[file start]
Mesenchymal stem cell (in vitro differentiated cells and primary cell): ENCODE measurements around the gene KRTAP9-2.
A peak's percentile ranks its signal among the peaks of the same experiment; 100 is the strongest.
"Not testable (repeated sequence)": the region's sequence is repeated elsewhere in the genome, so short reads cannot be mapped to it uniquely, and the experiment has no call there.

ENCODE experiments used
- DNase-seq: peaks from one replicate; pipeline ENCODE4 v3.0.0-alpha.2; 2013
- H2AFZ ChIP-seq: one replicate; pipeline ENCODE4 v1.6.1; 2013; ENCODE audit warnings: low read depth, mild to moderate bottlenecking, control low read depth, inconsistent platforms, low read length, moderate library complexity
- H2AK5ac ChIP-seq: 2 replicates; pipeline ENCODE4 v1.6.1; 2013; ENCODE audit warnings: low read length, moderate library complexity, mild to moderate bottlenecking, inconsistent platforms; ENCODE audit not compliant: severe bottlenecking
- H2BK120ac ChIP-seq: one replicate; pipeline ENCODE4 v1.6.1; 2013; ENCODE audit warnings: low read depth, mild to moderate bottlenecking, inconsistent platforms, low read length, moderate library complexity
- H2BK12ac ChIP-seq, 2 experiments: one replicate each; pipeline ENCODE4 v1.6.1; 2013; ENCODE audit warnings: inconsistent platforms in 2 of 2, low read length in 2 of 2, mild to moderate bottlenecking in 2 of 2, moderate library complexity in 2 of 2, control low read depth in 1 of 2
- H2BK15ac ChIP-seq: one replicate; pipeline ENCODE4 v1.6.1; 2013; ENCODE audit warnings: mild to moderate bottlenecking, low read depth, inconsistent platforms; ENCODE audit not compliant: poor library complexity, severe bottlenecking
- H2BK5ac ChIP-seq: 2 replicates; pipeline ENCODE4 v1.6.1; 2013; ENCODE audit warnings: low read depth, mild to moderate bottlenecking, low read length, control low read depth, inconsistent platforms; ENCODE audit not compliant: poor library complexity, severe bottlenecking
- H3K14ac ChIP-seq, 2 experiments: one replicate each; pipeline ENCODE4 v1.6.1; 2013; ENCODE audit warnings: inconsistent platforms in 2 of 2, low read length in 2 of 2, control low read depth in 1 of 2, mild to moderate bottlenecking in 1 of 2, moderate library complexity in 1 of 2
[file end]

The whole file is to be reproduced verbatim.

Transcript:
Mesenchymal stem cell (in vitro differentiated cells and primary cell): ENCODE measurements around the gene KRTAP9-2.
A peak's percentile ranks its signal among the peaks of the same experiment; 100 is the strongest.
"Not testable (repeated sequence)": the region's sequence is repeated elsewhere in the genome, so short reads cannot be mapped to it uniquely, and the experiment has no call there.

ENCODE experiments used
- DNase-seq: peaks from one replicate; pipeline ENCODE4 v3.0.0-alpha.2; 2013
- H2AFZ ChIP-seq: one replicate; pipeline ENCODE4 v1.6.1; 2013; ENCODE audit warnings: low read depth, mild to moderate bottlenecking, control low read depth, inconsistent platforms, low read length, moderate library complexity
- H2AK5ac ChIP-seq: 2 replicates; pipeline ENCODE4 v1.6.1; 2013; ENCODE audit warnings: low read length, moderate library complexity, mild to moderate bottlenecking, inconsistent platforms; ENCODE audit not compliant: severe bottlenecking
- H2BK120ac ChIP-seq: one replicate; pipeline ENCODE4 v1.6.1; 2013; ENCODE audit warnings: low read depth, mild to moderate bottlenecking, inconsistent platforms, low read length, moderate library complexity
- H2BK12ac ChIP-seq, 2 experiments: one replicate each; pipeline ENCODE4 v1.6.1; 2013; ENCODE audit warnings: inconsistent platforms in 2 of 2, low read length in 2 of 2, mild to moderate bottlenecking in 2 of 2, moderate library complexity in 2 of 2, control low read depth in 1 of 2
- H2BK15ac ChIP-seq: one replicate; pipeline ENCODE4 v1.6.1; 2013; ENCODE audit warnings: mild to moderate bottlenecking, low read depth, inconsistent platforms; ENCODE audit not compliant: poor library complexity, severe bottlenecking
- H2BK5ac ChIP-seq: 2 replicates; pipeline ENCODE4 v1.6.1; 2013; ENCODE audit warnings: low read depth, mild to moderate bottlenecking, low read length, control low read depth, inconsistent platforms; ENCODE audit not compliant: poor library complexity, severe bottlenecking
- H3K14ac ChIP-seq, 2 experiments: one replicate each; pipeline ENCODE4 v1.6.1; 2013; ENCODE audit warnings: inconsistent platforms in 2 of 2, low read length in 2 of 2, control low read depth in 1 of 2, mild to moderate bottlenecking in 1 of 2, moderate library complexity in 1 of 2